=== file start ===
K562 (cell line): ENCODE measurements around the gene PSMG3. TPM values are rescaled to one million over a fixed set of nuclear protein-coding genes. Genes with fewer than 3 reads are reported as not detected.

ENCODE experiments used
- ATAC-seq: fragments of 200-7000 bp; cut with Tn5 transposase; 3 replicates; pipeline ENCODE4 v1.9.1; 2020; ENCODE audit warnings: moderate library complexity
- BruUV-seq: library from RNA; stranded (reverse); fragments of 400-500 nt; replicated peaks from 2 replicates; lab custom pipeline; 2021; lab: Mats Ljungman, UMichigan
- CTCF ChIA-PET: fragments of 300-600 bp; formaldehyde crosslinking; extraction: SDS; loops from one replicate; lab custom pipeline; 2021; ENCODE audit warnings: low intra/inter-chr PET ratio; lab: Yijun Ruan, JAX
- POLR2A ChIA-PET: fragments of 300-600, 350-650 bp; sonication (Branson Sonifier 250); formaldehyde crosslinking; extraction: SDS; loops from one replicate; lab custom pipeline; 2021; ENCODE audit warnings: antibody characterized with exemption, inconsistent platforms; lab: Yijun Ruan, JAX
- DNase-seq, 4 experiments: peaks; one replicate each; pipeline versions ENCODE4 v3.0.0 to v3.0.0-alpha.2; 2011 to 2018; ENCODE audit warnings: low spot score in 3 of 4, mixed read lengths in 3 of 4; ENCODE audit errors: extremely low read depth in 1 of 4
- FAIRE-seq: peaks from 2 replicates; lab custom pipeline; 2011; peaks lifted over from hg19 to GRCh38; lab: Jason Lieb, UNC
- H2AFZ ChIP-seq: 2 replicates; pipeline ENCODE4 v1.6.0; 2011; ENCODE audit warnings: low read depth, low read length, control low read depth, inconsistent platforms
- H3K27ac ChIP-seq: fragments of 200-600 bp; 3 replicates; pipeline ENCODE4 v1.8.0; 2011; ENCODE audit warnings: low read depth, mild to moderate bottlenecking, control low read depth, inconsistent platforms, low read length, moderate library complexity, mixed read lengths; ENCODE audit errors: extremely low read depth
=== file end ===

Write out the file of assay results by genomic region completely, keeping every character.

K562 (cell line): ENCODE measurements around the gene PSMG3. TPM values are rescaled to one million over a fixed set of nuclear protein-coding genes. Genes with fewer than 3 reads are reported as not detected.

ENCODE experiments used
- ATAC-seq: fragments of 200-7000 bp; cut with Tn5 transposase; 3 replicates; pipeline ENCODE4 v1.9.1; 2020; ENCODE audit warnings: moderate library complexity
- BruUV-seq: library from RNA; stranded (reverse); fragments of 400-500 nt; replicated peaks from 2 replicates; lab custom pipeline; 2021; lab: Mats Ljungman, UMichigan
- CTCF ChIA-PET: fragments of 300-600 bp; formaldehyde crosslinking; extraction: SDS; loops from one replicate; lab custom pipeline; 2021; ENCODE audit warnings: low intra/inter-chr PET ratio; lab: Yijun Ruan, JAX
- POLR2A ChIA-PET: fragments of 300-600, 350-650 bp; sonication (Branson Sonifier 250); formaldehyde crosslinking; extraction: SDS; loops from one replicate; lab custom pipeline; 2021; ENCODE audit warnings: antibody characterized with exemption, inconsistent platforms; lab: Yijun Ruan, JAX
- DNase-seq, 4 experiments: peaks; one replicate each; pipeline versions ENCODE4 v3.0.0 to v3.0.0-alpha.2; 2011 to 2018; ENCODE audit warnings: low spot score in 3 of 4, mixed read lengths in 3 of 4; ENCODE audit errors: extremely low read depth in 1 of 4
- FAIRE-seq: peaks from 2 replicates; lab custom pipeline; 2011; peaks lifted over from hg19 to GRCh38; lab: Jason Lieb, UNC
- H2AFZ ChIP-seq: 2 replicates; pipeline ENCODE4 v1.6.0; 2011; ENCODE audit warnings: low read depth, low read length, control low read depth, inconsistent platforms
- H3K27ac ChIP-seq: fragments of 200-600 bp; 3 replicates; pipeline ENCODE4 v1.8.0; 2011; ENCODE audit warnings: low read depth, mild to moderate bottlenecking, control low read depth, inconsistent platforms, low read length, moderate library complexity, mixed read lengths; ENCODE audit errors: extremely low read depth